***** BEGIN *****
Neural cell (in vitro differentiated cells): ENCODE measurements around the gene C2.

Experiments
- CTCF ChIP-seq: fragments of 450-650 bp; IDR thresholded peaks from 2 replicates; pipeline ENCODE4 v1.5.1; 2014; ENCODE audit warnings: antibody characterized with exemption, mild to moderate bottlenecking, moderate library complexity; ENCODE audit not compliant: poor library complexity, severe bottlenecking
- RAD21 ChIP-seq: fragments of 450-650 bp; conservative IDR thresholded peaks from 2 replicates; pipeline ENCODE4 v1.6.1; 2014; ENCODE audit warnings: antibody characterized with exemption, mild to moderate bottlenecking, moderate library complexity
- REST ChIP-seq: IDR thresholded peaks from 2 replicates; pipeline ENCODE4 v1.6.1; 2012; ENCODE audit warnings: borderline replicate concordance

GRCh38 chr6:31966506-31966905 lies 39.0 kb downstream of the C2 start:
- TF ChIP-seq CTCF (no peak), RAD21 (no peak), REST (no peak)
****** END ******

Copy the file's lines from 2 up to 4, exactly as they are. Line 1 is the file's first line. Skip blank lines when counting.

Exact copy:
Experiments
- CTCF ChIP-seq: fragments of 450-650 bp; IDR thresholded peaks from 2 replicates; pipeline ENCODE4 v1.5.1; 2014; ENCODE audit warnings: antibody characterized with exemption, mild to moderate bottlenecking, moderate library complexity; ENCODE audit not compliant: poor library complexity, severe bottlenecking
- RAD21 ChIP-seq: fragments of 450-650 bp; conservative IDR thresholded peaks from 2 replicates; pipeline ENCODE4 v1.6.1; 2014; ENCODE audit warnings: antibody characterized with exemption, mild to moderate bottlenecking, moderate library complexity